New answers tagged linguistics
It depends on the usage. "Yesterday," "today," and "tomorrow" can either be nouns or adverbs. In "Today is a good day." Then "today" is a noun. But if you say, "I'll see you tomorrow," then it's an adverb, since "tomorrow" is modifying the verb, "see." If it's an adverb, it's sometimes called an adverb of time, along with other words like "later," "now," ...
In linguistics, this phenomenon is called cross-language speech perception. A large amount of research has studied how users of a language perceive foreign speech (referred to as cross-language speech perception) or second-language speech (second-language speech perception). The latter falls within the domain of second language acquisition. ...
The best term I can come up with is non-native phoneme.
The Cambridge Grammar of the English Language in its section (p1506) on anaphoric uses of this and that with noun phrases as antecedents states: ... both this and that can be used anaphorically - and in general one could be replaced by the other with very little effect on the meaning. In contrast, Swan in Practical English Usage (p591) does detect a ...
It's true that this is used in cataphoric reference and that hardly ever; but they are also both widely used in anaphor, the basic difference then being that this is proximal, that distal. In practice, however, unless there are two likely referents to distinguish between, they are pretty much interchangeable in anaphor.
Languages are arbitrary and, yes, the rules are made up, but involve the principles of reasoning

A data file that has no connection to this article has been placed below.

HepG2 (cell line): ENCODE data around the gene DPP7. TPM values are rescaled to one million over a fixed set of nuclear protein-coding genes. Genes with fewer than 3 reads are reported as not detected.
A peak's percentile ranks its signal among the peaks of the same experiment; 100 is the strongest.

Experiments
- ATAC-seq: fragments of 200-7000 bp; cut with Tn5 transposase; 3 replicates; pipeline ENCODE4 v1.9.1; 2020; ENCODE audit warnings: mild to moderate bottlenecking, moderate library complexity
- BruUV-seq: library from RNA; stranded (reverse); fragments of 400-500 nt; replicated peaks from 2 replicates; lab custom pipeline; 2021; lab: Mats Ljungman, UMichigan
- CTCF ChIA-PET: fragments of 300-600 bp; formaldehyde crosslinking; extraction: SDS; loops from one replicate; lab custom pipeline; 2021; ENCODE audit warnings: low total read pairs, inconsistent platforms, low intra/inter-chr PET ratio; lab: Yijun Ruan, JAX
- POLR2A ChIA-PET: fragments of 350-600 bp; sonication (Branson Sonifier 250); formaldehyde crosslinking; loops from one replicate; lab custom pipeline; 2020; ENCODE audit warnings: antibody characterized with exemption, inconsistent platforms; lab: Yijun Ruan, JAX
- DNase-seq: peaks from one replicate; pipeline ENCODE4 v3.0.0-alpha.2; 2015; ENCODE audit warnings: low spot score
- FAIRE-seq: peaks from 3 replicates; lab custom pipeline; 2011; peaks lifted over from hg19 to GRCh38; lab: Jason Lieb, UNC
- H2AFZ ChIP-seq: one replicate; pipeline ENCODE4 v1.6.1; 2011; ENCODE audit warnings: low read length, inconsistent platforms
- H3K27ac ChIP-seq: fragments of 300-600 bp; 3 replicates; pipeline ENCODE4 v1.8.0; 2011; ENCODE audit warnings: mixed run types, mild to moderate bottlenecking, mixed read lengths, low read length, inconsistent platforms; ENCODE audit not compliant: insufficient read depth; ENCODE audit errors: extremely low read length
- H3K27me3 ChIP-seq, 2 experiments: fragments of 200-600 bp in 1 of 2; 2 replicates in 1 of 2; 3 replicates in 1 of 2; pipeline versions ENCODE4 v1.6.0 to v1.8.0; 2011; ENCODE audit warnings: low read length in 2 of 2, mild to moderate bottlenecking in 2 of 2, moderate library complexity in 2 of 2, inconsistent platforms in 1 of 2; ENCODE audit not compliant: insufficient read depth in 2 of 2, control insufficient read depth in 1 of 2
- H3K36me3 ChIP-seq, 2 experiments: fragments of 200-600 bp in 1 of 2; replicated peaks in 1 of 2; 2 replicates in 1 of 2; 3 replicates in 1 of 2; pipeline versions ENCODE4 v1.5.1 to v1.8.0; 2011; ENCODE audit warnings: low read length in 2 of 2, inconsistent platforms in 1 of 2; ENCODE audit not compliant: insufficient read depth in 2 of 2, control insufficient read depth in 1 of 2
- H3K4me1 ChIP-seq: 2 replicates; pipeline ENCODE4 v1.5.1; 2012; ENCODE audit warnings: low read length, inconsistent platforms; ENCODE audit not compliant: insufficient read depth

Many of the rules are artificial in at least two senses. In one sense, some are artificial in that they were the natural form for speakers of one variety of English, but they have been imposed on speakers of other varieties. For the speakers of these varieties, they were originally artificial. One example of this is the -s suffix for the third person ...
No language begins with rules. In the course of time speakers of a language find a sytem of speaking that is accepted by all - more or less. And as grammar is only description of how a language system works Chomsky's statement has only limited value. Of course, there are cases, where experts as Samuel Johnson and others discussed problems of language and ...
He means "artificial" in the sense of "arbitrary". That is, there is no particular reason why "the ball red" is standard in some languages while "the red ball" is standard in others. However, just because rules are arbitrary doesn't mean you can't determine what is or is not correct according to the rules. Parking restrictions are quite arbitrary too, but ...
Life's much simpler if we look at a gerund as verb present continuous, where it is, and a nominalization of verb, where it is. The two uses are unrelated in behavior. Verbs and nouns are chalk and cheese. The underlying semantic is common but the POSs are distinct.
For one, -ful cannot be an infix here, because it needs to be there before -ness can be (further) suffixed. The rest, with four components, seems perfect.
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